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Business Activities Up in UAE as Saudi Awards More Than SAR 100 Billion in Contracts and Cansult Maunsell Merger Creates Massive Middle East Consultancy

Middle East : 09 August 2013

PMI Goes Up In July With Greater UAE Non-Oil Business Activities

Business activities in the UAE non-oil industry went up in July, supported by new export orders. This improvement indicates a healthy UAE economy, despite the uncertain conditions in other emerging markets, according to the HSBC.

The Purchasing Manager’s Index by HSBC moved up from June’s result of 54.1, to 54.5 in July. Any reading beyond 50 indicates an expanding economy.

According to the bank, the data from July signaled greater increases in output levels and the intake of new orders at private companies within the UAE’s non-oil industry. New business activities from abroad increased at a sharp rate not seen since January, while employment levels went up even more, although at a slow pace.

HSBC’s Chief economist for the MENA region, Simon Williams noted that these positive readings shed light on the momentum in the UAE, and contrast with other emerging markets that seem to be slowing down. Williams stated that inflationary pressures remain quiet in spite of robust demand, and wages appear to be gaining at a slow rate.

The PMI index uses data from Markit, covering monthly questionnaire replies returned by purchasing executives within 400 businesses in the private sector.

Saudi Arabia Awards SAR 102 Billion in Contracts

Over SR 102 billion, or Dh 101 billion, in contracts have been awarded in the Kingdom during the first six months of 2013. A majority of these contracts involved real estate and construction, according to the National Commercial Bank (or NCB).

During Q2, approximately SR 53.8 billion in contracts were awarded in Saudi Arabia, a higher level of government contracts than the month before, according to NCB.

A recent NCB study stated that extended growth in the awarded contracts value over the course of the second quarter pushed the six-month level to SR 102.7 billion.

The real estate sector absorbed many of those contracts, accounting for almost 39 percent of the overall awarded contracts value in the second quarter. This percentage includes both mixed-use and residential projects.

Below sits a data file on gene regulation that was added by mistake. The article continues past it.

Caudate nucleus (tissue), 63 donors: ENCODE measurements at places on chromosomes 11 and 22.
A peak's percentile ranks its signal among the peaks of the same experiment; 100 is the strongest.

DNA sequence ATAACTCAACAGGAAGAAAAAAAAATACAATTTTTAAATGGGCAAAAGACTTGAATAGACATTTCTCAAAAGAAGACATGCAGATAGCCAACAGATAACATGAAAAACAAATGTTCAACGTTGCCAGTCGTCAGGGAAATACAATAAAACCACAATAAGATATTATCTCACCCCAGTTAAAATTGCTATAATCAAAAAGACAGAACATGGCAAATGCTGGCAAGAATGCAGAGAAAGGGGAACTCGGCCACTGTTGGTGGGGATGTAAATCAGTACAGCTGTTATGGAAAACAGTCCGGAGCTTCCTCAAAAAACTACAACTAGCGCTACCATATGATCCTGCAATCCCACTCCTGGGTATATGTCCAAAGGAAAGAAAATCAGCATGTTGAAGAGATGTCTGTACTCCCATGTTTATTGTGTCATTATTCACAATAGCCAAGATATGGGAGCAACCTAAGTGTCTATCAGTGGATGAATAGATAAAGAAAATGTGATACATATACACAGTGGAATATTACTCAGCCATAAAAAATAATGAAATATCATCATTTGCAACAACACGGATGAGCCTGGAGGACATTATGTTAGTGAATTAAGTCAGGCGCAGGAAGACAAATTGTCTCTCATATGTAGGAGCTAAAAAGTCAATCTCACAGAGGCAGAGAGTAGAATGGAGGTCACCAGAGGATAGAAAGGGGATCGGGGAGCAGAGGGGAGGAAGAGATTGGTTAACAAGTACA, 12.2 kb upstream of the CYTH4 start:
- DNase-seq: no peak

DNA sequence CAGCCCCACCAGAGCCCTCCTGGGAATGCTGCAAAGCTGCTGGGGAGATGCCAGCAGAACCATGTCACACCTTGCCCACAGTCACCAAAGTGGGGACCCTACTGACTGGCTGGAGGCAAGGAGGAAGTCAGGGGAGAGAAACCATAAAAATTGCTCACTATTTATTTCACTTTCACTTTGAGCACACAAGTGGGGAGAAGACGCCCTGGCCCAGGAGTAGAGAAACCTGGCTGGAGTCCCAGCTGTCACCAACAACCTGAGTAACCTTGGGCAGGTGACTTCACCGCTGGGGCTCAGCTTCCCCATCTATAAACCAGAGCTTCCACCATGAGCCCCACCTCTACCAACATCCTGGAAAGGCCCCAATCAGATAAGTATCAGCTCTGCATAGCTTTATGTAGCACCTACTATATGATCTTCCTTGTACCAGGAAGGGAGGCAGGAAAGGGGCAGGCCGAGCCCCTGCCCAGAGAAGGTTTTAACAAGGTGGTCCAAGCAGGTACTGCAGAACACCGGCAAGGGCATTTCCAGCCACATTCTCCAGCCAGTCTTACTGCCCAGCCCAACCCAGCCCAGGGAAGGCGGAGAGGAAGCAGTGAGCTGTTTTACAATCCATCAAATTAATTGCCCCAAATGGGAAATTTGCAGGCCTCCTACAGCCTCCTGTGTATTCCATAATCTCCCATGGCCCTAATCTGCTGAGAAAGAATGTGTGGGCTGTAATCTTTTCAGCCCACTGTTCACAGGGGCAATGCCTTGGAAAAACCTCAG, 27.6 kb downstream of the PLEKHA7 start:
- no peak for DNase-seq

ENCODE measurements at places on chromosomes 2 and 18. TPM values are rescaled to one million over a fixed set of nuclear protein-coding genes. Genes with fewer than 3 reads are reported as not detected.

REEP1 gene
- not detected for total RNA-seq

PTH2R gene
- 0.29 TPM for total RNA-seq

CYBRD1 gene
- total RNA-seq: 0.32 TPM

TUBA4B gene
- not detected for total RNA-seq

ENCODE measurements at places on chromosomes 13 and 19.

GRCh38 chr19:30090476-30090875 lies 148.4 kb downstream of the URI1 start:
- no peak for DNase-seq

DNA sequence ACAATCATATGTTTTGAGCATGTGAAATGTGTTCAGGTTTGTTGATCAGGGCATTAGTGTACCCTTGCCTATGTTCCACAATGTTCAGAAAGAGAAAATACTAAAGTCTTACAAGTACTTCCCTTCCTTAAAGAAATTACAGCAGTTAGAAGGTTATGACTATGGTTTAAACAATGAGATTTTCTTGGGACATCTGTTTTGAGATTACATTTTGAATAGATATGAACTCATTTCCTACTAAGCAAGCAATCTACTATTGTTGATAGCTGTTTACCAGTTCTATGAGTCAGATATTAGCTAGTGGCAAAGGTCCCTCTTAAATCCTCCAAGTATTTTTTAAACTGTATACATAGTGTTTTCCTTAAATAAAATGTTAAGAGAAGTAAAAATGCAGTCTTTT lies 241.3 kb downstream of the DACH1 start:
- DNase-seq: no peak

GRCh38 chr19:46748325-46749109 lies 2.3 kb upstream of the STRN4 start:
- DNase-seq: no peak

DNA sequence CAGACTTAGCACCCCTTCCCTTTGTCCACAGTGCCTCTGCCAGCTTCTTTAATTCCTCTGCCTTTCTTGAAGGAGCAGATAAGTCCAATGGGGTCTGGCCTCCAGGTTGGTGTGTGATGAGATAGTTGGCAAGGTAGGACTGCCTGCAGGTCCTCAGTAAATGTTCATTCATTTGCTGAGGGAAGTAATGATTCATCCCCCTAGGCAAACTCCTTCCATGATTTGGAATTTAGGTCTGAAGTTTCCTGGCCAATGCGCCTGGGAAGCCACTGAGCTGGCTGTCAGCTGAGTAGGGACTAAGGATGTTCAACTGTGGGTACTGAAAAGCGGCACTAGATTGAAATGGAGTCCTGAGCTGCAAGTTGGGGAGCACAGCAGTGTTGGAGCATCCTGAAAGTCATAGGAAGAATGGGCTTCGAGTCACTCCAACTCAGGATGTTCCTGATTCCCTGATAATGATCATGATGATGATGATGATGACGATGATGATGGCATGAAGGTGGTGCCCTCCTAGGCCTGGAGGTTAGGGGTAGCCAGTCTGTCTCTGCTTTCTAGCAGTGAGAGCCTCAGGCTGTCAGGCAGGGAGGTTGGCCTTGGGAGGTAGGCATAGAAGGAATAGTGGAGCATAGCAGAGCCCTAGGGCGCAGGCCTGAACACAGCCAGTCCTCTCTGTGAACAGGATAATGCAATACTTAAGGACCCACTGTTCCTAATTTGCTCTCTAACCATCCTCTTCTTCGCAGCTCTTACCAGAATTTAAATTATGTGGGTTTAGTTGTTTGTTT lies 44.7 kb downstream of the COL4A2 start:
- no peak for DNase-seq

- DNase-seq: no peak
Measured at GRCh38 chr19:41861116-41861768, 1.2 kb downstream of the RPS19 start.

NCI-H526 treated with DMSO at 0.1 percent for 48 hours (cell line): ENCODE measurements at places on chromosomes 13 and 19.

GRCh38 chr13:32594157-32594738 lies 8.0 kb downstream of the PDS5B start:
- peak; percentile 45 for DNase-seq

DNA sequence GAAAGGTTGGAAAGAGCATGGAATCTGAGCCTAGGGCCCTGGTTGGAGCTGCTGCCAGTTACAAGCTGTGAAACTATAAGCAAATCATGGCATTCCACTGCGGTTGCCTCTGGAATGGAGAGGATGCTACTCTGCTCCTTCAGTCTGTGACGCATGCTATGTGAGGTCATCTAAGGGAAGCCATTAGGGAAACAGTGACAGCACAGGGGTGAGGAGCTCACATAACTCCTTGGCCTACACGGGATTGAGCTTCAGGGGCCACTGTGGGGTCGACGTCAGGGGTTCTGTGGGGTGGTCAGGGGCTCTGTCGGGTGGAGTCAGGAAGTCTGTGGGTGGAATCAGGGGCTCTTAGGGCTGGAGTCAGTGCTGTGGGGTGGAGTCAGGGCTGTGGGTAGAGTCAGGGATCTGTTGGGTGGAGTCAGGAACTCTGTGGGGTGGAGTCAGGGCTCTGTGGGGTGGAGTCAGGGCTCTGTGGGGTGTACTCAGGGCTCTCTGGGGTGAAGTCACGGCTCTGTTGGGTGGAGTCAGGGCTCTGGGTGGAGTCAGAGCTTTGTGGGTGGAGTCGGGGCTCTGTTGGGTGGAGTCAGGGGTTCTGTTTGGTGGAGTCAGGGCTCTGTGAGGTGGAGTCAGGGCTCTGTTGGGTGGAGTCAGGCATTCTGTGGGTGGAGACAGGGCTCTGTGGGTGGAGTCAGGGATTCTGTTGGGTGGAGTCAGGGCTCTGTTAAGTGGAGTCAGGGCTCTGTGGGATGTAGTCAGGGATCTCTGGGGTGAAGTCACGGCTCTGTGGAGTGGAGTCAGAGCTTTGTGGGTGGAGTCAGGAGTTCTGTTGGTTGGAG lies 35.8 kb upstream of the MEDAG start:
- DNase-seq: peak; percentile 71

Over the course of six months, the real estate sector saw around 30 percent of the overall awarded contracts value. The government sector made a significant contribution as well, accounting for nearly 19 percent of overall contracts awarded in the second quarter.

Contracts including the transportation, power or oil & gas industries increased to report a sustained level of growth and seeing 23 percent of Q2 projects awarded.

Saudi’s construction market remains strong, supported by pressure exerted within the private sectors and government, pressure to diversify expenditures and spread them out.

The value of awarded contracts fell from SAR 126.7 in the first half of 2012, dropping by 19 percent in 2013.

A great number of mega projects involving various sectors will keep the action going in the second half of 2013. This increase should shrink the difference between 2012 and 2013 figures.

When breaking up the awarded contracts by geographic location, it appeared that a majority of the contracts involve the Makkah region of the kingdom. Real estate remains strong there, and helped the Makkah region to account for 36 percent of overall value. A large SAR 13 billion mega project involving mixed-use real estate helped to deliver this result.

Around 20 percent of the overall value of awarded contracts involved the Riyadh region. Because the Eastern Province did not begin the mega-projects as experienced in the past in petrochemical, oil and gas and industrial sectors, this region’s share dropped to 14 percent f overall awarded contract value, according to the NCB.

Saudi Arabia continues to diversify and experience the benefits of this development, as spearheaded by the government and executed with the help of the private sector, according to the report.

The amount of activity in construction and real estate reflect the need for continued development and large-scale projects designed to meet the rising demand. Also, the industrial and petrochemical sectors have not moved up this year, although they are forecasted to perform well and contribute a respectable share to the overall value of contracts awarded in 2013.

Cansult and Maunsell Join to Form Massive Middle East Consultancy

Consulting firms Maunsell and Cansult are merging, coming together in Cansult Maunsell and entering the list of the largest Middle East consulting firms.

Also being formed in this merger is Aecom’s first company operating in the Middle East. Aecom has 17 companies operating around the globe.

Rankings place Aecom as the leading pure design firm in the world, with operations spanning five continents, 28,000 employees and US $3.4 billion in annual revenue.

Nigel Robinson, chief executive of Aecom, noted that this Middle East company is expected to bring in more than $100 million in revenues and employ over 1,500 people.

The merger reflects the commitment stated by Aecom to sustain robust economic growth and provide major opportunities within the local construction industry. It also brings two firms with plenty of talent and brand power together.

Paul Holdsworth, Staff Writer, Gulf Jobs Market News
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